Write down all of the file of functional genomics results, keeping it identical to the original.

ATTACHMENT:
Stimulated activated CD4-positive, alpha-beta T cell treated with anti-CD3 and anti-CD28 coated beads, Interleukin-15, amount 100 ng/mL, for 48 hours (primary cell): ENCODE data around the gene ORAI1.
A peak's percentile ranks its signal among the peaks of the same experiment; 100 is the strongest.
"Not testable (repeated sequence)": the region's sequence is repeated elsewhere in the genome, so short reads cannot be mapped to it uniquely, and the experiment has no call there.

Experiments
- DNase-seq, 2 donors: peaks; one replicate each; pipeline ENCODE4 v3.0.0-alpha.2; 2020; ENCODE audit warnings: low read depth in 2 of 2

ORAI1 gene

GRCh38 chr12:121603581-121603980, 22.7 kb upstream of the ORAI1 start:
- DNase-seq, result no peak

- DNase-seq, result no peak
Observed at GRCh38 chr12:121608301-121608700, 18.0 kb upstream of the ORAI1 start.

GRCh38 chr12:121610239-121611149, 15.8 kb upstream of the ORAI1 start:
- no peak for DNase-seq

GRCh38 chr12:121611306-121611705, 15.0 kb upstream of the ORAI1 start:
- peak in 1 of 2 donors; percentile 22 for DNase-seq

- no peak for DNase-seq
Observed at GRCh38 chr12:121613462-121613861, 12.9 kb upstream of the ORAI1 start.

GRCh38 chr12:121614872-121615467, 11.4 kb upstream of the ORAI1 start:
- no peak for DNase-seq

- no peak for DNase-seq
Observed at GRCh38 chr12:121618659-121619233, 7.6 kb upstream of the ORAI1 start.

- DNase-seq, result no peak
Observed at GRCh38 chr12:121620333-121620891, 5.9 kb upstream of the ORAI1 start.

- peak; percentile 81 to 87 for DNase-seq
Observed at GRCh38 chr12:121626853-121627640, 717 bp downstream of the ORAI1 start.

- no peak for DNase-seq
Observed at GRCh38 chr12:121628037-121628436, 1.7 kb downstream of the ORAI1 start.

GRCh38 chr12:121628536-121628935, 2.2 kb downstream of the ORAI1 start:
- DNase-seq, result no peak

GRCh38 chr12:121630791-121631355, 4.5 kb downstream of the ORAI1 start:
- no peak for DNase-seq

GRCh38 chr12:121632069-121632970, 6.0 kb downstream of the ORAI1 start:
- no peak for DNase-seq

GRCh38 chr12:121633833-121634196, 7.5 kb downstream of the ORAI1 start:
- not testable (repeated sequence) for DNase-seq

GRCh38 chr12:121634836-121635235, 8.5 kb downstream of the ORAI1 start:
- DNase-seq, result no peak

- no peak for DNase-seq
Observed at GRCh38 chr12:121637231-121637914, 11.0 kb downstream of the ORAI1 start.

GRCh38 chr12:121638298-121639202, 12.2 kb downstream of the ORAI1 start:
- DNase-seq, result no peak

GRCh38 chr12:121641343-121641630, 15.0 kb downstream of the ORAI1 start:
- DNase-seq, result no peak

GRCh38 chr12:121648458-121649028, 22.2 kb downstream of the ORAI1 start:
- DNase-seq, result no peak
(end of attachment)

Stimulated activated CD4-positive, alpha-beta T cell treated with anti-CD3 and anti-CD28 coated beads, Interleukin-15, amount 100 ng/mL, for 48 hours (primary cell): ENCODE data around the gene ORAI1.
A peak's percentile ranks its signal among the peaks of the same experiment; 100 is the strongest.
"Not testable (repeated sequence)": the region's sequence is repeated elsewhere in the genome, so short reads cannot be mapped to it uniquely, and the experiment has no call there.

Experiments
- DNase-seq, 2 donors: peaks; one replicate each; pipeline ENCODE4 v3.0.0-alpha.2; 2020; ENCODE audit warnings: low read depth in 2 of 2

ORAI1 gene

GRCh38 chr12:121603581-121603980, 22.7 kb upstream of the ORAI1 start:
- DNase-seq, result no peak

- DNase-seq, result no peak
Observed at GRCh38 chr12:121608301-121608700, 18.0 kb upstream of the ORAI1 start.

GRCh38 chr12:121610239-121611149, 15.8 kb upstream of the ORAI1 start:
- no peak for DNase-seq

GRCh38 chr12:121611306-121611705, 15.0 kb upstream of the ORAI1 start:
- peak in 1 of 2 donors; percentile 22 for DNase-seq

- no peak for DNase-seq
Observed at GRCh38 chr12:121613462-121613861, 12.9 kb upstream of the ORAI1 start.

GRCh38 chr12:121614872-121615467, 11.4 kb upstream of the ORAI1 start:
- no peak for DNase-seq

- no peak for DNase-seq
Observed at GRCh38 chr12:121618659-121619233, 7.6 kb upstream of the ORAI1 start.

- DNase-seq, result no peak
Observed at GRCh38 chr12:121620333-121620891, 5.9 kb upstream of the ORAI1 start.

- peak; percentile 81 to 87 for DNase-seq
Observed at GRCh38 chr12:121626853-121627640, 717 bp downstream of the ORAI1 start.

- no peak for DNase-seq
Observed at GRCh38 chr12:121628037-121628436, 1.7 kb downstream of the ORAI1 start.

GRCh38 chr12:121628536-121628935, 2.2 kb downstream of the ORAI1 start:
- DNase-seq, result no peak

GRCh38 chr12:121630791-121631355, 4.5 kb downstream of the ORAI1 start:
- no peak for DNase-seq

GRCh38 chr12:121632069-121632970, 6.0 kb downstream of the ORAI1 start:
- no peak for DNase-seq

GRCh38 chr12:121633833-121634196, 7.5 kb downstream of the ORAI1 start:
- not testable (repeated sequence) for DNase-seq

GRCh38 chr12:121634836-121635235, 8.5 kb downstream of the ORAI1 start:
- DNase-seq, result no peak

- no peak for DNase-seq
Observed at GRCh38 chr12:121637231-121637914, 11.0 kb downstream of the ORAI1 start.

GRCh38 chr12:121638298-121639202, 12.2 kb downstream of the ORAI1 start:
- DNase-seq, result no peak

GRCh38 chr12:121641343-121641630, 15.0 kb downstream of the ORAI1 start:
- DNase-seq, result no peak

GRCh38 chr12:121648458-121649028, 22.2 kb downstream of the ORAI1 start:
- DNase-seq, result no peak